Uber Tries To Explain Why It Still Tracks Users Long After Completed Rides

Some users have noticed that Uber's mobile app continues to track a user's location after a ride is completed. In some cases, the location tracking stays active for days or even weeks after the last completed ride. Is Uber spying on users who hail rides from the popular ridesharing service? Uber says no and instead points the finger at iOS, Apple's mobile operating system for iPhone devices.

More specifically, Uber says it is the fault of the iOS Maps extension that Apple opened a few months ago, insisting that it was not due to buggy code in its own app or part of its recent location services update. The latter is what many assumed was the culprit since Uber announced last month that it was going to start collecting background data, but Uber says that only lasts for five minutes after a passenger is dropped off.

Uber

There is a way to check for this. On iPhone devices, users can go to Settings > Privacy > Location Services to see which apps are tracking them. Purple indicators mean that tracking occurred recently, while a gray arrow means it happened sometime in the past 24 hours. It is through here that iOS users have complained that Uber appears to be tracking their location long after they've hailed a ride.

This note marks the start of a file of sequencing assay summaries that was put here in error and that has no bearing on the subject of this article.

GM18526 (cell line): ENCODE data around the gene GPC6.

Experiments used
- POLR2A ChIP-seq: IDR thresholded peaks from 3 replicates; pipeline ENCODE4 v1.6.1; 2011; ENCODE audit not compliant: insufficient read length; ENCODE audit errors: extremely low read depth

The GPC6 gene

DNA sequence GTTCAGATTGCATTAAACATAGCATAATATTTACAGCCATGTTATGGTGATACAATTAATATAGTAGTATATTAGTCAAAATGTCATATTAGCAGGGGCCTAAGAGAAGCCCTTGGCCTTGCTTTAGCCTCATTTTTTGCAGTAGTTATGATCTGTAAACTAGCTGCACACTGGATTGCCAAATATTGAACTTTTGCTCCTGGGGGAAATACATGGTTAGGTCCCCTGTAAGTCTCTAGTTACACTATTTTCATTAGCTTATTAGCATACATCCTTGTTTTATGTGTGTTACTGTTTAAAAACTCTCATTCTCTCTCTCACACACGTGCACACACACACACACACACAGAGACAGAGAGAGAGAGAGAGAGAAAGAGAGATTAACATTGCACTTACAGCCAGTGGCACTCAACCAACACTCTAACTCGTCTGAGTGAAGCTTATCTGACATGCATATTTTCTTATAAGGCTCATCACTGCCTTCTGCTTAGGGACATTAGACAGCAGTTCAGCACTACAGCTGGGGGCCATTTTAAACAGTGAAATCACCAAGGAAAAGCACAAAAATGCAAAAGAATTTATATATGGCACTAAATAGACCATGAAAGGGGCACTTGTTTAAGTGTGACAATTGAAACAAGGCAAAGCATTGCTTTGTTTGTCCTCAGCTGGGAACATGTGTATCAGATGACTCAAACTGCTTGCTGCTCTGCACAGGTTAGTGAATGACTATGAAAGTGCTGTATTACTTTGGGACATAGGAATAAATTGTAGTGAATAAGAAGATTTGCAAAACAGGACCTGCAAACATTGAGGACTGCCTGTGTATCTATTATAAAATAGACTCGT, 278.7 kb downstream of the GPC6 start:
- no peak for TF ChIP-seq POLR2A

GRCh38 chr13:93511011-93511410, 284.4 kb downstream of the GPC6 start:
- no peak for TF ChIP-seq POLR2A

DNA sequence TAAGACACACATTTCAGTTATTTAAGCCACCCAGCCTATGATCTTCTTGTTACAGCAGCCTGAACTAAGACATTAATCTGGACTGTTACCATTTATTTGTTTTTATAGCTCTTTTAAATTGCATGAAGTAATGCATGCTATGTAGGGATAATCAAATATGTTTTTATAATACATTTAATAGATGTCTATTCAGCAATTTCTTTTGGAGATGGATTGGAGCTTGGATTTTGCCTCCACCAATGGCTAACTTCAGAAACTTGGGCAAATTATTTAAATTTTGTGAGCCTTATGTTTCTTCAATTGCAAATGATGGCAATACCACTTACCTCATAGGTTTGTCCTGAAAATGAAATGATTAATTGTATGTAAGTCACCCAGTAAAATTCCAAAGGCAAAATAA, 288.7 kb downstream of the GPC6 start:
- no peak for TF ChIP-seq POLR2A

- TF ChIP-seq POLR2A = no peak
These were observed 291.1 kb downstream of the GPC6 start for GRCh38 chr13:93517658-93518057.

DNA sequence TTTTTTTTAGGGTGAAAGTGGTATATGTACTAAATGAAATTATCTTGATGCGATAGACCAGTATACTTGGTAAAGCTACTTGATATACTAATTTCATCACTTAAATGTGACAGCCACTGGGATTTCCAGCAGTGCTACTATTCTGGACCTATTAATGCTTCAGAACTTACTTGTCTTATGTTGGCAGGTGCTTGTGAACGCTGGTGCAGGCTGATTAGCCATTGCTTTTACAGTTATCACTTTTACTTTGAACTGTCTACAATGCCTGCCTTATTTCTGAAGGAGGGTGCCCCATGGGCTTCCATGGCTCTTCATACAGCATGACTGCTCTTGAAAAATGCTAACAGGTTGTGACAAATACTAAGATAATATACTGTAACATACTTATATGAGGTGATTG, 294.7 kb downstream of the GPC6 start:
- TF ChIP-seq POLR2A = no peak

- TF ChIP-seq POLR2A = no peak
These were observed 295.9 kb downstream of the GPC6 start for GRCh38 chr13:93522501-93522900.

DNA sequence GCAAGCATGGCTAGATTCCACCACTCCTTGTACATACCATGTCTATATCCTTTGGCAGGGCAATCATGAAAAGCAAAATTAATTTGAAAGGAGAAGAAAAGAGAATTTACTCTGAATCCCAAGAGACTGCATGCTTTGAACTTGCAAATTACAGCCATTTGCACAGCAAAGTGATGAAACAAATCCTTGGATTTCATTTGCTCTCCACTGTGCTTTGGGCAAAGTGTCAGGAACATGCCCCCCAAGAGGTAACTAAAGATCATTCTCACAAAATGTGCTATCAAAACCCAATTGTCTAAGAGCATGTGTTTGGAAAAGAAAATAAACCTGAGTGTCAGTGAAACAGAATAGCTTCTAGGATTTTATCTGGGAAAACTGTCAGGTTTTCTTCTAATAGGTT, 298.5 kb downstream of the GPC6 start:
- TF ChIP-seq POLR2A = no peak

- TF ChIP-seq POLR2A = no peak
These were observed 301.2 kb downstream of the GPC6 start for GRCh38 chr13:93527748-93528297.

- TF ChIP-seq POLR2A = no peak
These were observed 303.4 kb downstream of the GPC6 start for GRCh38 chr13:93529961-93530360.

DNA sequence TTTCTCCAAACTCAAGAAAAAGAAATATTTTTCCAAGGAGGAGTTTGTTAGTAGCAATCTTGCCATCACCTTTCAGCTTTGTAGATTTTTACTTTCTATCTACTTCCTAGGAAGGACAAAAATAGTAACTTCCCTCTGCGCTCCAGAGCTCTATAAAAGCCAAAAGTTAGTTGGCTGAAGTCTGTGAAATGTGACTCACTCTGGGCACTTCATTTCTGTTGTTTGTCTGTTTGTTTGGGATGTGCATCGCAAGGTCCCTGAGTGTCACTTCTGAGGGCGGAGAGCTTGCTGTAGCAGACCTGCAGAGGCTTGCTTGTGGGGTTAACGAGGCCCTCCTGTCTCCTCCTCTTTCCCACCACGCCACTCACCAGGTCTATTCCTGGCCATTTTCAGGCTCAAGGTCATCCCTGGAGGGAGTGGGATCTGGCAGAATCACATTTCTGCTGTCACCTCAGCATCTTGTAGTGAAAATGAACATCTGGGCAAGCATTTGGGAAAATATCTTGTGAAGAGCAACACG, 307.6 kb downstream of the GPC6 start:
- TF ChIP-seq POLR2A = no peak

Uber's explanation of the issue being related to iOS Maps is plausible (likely, even), as that would explain why only some people are seeing the extended tracking behavior.

"For people who choose to integrate ride sharing apps with iOS Maps, location data must be shared in order for you to request a ride inside the Maps app. Map extensions are disabled by default and you can choose to turn them on in your iOS settings," Uber said.

Uber has been having some rough luck lately. After announcing the availability of self-driving cars in San Francisco last week, California's DMV ordered the ridesharing service to sideline its cars until it could obtain the proper permits. Around the same time, Uber made headlines for its self-driving cars having blind spots that could be deadly for bicyclists.

Via:  TechCrunch
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